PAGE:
Roasting coffee… not the Earth
Many of us rely on a strong brew to get us through the day, but what does coffee have to do with wildlife conservation and climate change? Wake up to the links between the biodiversity and climate crises at this event, where we discuss the environmental impact of the cultivation and consumption of coffee.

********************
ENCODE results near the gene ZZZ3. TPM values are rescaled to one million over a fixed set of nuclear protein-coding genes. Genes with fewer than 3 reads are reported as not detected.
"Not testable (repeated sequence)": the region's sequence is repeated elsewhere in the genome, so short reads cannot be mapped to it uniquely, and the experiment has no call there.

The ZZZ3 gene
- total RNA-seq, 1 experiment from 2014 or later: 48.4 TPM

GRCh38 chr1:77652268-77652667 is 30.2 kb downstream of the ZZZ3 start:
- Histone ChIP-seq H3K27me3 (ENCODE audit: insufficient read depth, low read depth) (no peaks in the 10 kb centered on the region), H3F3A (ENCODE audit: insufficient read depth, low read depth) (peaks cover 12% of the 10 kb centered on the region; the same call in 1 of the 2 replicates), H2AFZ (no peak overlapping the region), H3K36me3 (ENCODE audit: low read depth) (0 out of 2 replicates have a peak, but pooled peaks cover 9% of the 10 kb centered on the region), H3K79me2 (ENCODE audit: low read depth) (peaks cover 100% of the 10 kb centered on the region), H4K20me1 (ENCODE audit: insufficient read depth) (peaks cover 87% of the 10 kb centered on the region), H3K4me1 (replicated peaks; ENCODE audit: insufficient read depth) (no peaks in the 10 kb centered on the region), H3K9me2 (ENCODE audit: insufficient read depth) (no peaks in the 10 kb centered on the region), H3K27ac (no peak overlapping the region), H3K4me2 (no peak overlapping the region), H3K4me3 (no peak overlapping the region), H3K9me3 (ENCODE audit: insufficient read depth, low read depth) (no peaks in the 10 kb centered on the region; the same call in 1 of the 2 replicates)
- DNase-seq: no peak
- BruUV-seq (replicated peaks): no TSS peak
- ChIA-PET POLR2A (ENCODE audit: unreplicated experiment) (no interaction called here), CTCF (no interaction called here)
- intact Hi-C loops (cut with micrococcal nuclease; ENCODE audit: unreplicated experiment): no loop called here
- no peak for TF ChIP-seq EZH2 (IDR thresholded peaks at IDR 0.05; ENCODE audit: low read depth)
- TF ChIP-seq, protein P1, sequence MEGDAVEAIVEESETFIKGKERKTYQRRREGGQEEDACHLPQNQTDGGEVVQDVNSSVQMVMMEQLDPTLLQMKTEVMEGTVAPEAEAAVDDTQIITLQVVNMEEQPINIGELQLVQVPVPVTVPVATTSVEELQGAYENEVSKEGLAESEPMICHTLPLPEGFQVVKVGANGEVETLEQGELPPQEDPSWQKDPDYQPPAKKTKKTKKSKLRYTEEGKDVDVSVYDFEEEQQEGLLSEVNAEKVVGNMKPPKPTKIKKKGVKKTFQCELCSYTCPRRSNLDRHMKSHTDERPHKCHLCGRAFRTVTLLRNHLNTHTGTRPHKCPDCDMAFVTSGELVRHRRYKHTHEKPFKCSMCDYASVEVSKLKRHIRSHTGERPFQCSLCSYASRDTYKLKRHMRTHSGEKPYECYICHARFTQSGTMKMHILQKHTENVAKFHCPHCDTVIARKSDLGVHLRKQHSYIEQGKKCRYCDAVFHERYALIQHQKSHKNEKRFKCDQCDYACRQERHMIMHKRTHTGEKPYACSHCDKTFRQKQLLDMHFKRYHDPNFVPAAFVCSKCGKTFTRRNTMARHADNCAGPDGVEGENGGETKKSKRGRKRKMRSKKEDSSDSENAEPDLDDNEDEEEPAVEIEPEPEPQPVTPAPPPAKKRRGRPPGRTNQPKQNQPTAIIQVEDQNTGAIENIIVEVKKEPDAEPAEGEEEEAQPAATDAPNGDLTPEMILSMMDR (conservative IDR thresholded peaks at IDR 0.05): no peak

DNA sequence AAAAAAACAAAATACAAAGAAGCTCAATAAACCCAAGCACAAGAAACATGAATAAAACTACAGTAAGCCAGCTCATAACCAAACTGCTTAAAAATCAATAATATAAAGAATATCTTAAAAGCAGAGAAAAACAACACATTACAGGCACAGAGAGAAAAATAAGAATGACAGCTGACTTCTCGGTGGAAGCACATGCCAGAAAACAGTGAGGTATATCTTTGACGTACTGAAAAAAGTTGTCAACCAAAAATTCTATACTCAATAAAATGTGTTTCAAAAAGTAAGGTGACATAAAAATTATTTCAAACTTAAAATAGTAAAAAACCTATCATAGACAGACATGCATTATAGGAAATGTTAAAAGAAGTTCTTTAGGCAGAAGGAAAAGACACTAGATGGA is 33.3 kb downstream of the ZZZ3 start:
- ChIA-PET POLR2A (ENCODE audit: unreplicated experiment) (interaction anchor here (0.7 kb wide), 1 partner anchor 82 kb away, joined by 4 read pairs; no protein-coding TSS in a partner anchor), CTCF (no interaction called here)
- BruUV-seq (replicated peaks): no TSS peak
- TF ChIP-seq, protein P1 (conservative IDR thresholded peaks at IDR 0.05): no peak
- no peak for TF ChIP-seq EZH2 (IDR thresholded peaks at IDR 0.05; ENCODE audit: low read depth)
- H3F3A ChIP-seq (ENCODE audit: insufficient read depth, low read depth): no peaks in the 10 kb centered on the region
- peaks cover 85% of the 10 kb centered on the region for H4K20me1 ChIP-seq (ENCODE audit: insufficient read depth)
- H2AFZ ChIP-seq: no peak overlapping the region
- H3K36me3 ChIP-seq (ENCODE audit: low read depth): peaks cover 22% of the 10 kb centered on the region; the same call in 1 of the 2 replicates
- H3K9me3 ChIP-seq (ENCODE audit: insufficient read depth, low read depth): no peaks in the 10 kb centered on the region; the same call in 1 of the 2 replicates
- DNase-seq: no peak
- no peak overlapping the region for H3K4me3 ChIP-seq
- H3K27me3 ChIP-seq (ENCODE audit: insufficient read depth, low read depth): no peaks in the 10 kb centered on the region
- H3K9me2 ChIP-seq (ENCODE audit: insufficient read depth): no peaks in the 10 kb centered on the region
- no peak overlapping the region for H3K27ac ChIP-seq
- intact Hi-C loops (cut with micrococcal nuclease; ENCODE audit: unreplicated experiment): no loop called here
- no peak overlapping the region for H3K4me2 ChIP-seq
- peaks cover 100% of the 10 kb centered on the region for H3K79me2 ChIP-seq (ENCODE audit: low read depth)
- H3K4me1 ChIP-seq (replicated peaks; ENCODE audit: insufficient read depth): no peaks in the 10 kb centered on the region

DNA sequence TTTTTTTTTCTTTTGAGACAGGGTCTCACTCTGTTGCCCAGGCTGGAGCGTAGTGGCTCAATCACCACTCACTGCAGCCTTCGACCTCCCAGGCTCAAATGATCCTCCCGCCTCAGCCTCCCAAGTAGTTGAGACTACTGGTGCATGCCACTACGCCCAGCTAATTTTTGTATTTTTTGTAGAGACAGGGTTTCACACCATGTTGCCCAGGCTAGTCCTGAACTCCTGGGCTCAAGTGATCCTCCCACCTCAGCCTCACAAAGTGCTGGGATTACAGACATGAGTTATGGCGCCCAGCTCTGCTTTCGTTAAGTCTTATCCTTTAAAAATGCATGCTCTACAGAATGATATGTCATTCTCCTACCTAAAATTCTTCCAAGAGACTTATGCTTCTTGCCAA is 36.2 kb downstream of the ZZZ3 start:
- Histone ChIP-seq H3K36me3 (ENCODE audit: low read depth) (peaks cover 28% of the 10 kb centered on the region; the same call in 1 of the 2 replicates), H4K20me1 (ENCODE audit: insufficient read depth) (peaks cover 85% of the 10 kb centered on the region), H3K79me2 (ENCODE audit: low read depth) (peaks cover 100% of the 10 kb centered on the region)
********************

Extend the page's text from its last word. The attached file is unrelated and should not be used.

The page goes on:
In Southeast Asia, demand for kopi luwak – highly prized coffee made of cherries partially digested by civets – is threatening the welfare of these animals; while forests in many parts of the world are often razed to grow coffee plants. The good news is, there is a way to enjoy a cuppa joe without costing the Earth. Find out how at this event organised by the NUS Centre for Nature-based Climate Solutions and The Social Space.